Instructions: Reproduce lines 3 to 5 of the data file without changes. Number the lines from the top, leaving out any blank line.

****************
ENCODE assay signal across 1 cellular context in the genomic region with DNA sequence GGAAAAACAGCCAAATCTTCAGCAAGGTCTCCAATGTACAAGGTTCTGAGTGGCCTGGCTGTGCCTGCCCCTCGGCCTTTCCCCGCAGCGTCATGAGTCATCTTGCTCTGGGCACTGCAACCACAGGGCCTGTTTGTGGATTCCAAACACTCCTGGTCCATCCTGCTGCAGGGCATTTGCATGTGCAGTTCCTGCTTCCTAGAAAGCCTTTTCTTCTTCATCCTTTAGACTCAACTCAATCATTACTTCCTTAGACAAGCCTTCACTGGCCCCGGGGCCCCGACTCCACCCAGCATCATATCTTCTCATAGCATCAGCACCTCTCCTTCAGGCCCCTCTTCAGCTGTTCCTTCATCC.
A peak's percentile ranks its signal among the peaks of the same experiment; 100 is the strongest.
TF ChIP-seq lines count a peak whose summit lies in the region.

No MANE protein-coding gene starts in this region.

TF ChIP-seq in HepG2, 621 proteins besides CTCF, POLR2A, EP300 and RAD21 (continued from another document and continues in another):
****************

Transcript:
TF ChIP-seq lines count a peak whose summit lies in the region.

No MANE protein-coding gene starts in this region.

TF ChIP-seq in HepG2, 621 proteins besides CTCF, POLR2A, EP300 and RAD21 (continued from another document and continues in another):